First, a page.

Pieces from Dolce & Gabbana's Byzantine-inspired 2013 Fall ready-to-wear collectionTWITTER / @BRETMICHAELSTAN

Prima facie, fashion and religion don’t always go hand in hand. Style is to be seen, an exterior façade people put up trying to invent themselves. You want to look ‘preppy’, ‘artsy’ or ‘tomboy’ as you share with the world the specifics of your personality — or, rather, how you want it to appear. Faith, on the other hand, is invisible, private, intimate even. It cannot really be exchanged in the way that one switches style inspiration from one day to the next. It is an inner journey that is not to be renewed every season. Even though one could argue that searching for personal style is as much an exploration of the self as a mystical experience, everything pits fashion and religion against each other.

“couturiers are worshipped as if they were gods, their creations defying the laws of physics”

But like it or not, they are intimately linked. As early as the 13th century, religious cloth was regulated by the Catholic Church, imposing a very definite wardrobe on clerics. Forgetting their vow of poverty, here they are wearing a cassock and mozetta, a black biretta, a cope, not to mention the ostentatious jewellery and ornaments. Ecclesiastical fashion is dazzling, using luxurious materials such as velvet, white ermine or silk. Already, the magnificence of the sacred is represented in fashion, the fabrics’ richness and embroidery representing a procession of faith. Religion has always inspired art: Michelangelo’s David, El Greco’s Adoration of the Shepherds, Caravaggio’s Conversion of St Paul. But we tend to forget that fashion, too, is an art. It is a moving sculpture, a living painting, and a mute dance. High fashion, in particular, is designed to be admired. Couturiers are worshipped as if they were gods, their creations defying the laws of physics as they combine volumes, drapes and cuts with movement and lightness. Fashion too gets its creativity from the supreme inspiration: religion.

Versace's 1997 A/W 1997 coutureTWITTER / @THEKIMBINO

More than being an art, high fashion is a designer’s diary. The couturier pours their heart into every model and creation, their life’s history, character, and cultural heritage reflected in the work. That is why some designers have used their personal faith and religious background as inspiration. Coco Chanel, Dolce & Gabbana, and many others took religion as a base for their designs. Gabrielle Chanel, who supposedly grew up in a French abbey, created the intertwined ‘C’s that make up the company’s iconic logo after staring at the stained-glass windows of the abbey’s chapel. Similarly, her slimline designs and the recurrence of black and white in her collections were inspired by nuns’ clothing. 100 years after she founded the Maison Chanel, these elements are still being used by her successors, now a part of the brand’s identity.

“designers and the Church work hand in hand, resulting in a visual dialogue between high fashion and the sacred”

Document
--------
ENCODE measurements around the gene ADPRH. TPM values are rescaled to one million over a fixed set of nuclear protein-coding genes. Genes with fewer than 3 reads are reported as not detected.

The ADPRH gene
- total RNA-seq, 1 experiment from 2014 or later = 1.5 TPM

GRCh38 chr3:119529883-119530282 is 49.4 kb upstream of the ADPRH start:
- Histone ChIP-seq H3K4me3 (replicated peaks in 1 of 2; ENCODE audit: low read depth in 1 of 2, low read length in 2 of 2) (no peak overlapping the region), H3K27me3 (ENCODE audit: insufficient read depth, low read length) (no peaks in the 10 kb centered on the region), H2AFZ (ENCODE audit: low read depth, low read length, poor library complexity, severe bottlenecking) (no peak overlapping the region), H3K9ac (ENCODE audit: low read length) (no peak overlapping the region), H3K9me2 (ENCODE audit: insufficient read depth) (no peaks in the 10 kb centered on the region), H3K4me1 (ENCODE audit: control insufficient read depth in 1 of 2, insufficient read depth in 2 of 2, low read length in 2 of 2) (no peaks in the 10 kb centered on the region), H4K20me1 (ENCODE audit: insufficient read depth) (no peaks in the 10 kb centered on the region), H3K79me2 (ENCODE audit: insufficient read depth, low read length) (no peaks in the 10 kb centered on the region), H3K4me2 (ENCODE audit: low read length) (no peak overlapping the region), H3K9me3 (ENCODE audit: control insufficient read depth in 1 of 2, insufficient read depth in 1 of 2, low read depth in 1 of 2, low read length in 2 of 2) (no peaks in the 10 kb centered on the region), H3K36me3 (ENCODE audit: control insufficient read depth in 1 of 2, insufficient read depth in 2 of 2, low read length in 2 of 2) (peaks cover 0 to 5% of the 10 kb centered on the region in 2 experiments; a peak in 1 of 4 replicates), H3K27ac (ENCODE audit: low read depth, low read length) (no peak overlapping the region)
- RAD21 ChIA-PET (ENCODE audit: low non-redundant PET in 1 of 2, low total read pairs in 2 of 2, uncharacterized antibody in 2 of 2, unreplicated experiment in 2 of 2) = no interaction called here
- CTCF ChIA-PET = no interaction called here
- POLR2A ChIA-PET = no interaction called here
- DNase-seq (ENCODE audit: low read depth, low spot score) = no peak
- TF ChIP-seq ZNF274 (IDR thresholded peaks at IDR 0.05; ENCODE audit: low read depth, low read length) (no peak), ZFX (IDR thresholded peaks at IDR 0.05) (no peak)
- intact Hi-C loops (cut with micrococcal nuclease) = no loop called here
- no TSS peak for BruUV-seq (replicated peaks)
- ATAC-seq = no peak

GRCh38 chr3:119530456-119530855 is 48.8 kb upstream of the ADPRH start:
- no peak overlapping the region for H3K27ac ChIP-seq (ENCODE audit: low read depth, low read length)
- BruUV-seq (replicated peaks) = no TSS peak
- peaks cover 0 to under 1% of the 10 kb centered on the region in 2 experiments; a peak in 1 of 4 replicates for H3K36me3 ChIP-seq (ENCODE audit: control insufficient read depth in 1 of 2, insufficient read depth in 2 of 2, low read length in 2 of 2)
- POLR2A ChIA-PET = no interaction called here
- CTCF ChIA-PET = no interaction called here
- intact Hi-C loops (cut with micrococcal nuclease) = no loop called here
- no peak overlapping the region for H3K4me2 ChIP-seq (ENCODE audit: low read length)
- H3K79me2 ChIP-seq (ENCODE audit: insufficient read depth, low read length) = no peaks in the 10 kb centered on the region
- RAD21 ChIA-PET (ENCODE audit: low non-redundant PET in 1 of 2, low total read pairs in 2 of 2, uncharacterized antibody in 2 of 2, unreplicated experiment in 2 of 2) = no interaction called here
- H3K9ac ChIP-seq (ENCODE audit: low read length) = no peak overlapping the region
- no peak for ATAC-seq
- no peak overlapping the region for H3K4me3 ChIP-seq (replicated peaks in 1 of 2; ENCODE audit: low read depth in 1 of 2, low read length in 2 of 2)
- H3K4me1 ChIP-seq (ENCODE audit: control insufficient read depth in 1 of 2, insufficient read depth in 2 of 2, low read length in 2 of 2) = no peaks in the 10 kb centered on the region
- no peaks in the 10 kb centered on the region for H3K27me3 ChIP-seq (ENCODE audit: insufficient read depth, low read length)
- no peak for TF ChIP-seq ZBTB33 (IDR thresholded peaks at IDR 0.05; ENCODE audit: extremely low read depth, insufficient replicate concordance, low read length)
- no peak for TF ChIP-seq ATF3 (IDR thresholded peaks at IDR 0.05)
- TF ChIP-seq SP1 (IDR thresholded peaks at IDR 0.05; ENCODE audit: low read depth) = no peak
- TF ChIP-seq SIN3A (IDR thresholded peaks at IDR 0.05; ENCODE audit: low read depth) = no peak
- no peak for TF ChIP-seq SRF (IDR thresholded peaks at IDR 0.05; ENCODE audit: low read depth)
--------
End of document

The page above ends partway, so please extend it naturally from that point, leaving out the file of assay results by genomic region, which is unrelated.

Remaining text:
Domenico Dolce and Stefano Gabbana, both faithful believers, used their Sicilian origins and religious culture in their designs, combining it with their ‘Dolce Vita’ theme. Drawing inspiration from the Cathedral of Monreale, their Byzantine mosaic dresses recreate the ‘décor’ of Luchino Visconsti’s Leopard. Madonnas, angels and crosses are exhibited in D&G’s “fashion devotion”. But crosses are not exclusive to Dolce & Gabbana — Gianni Versace, who grew up in Reggio Calabria, situated at the toe of Italy, also used Italian religious culture in his designs. Despite the fact that Versace draws its main inspiration from ancient Greece with the Medusa head and labyrinths, Gianni used the cross in his final Fall Couture runway show in 1997, just before his death. The symbol was reused by his sister Donatella in following years, and most famously in Kim Kardashian’s outfit for the Met Gala 2018.

Kim Kardashian in Versace at the 'Heavenly Bodies' themed Met Gala, 2018TWITTER / @SIRKENAYO_HRM

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It appears that designers and the Church work hand in hand, resulting in a visual dialogue between high fashion and the sacred. This association opens up infinite horizons for fashion, offering it endless inspirations, while Catholicism tries to popularise and modernise its image. In the instance of the 2018 Met Gala, the theme of which was “Heavenly Bodies: Fashion and the Catholic Imagination”, more than forty pieces of religious clothing were lent by the Vatican for the exhibition, including copes, papal tiaras and pieces from the Sistine Chapel’s ceiling. The Ravasi cardinal, president of the pontifical counsels in charge of cultural affairs, even attended the event, proving that fashion and religion are compatible — much to the chagrin of some believers, who see this alliance as a desecration of the Church.

The decline in attendance at religious ceremonies proves that religion needs to democratise itself, and one way to do this is through fashion. The recurrence of religious representation in high fashion somehow restores Christianity to its former superb, the sacred meeting the profane in an artistic consecration. What better tribute to religion could fashionistas make than wearing it?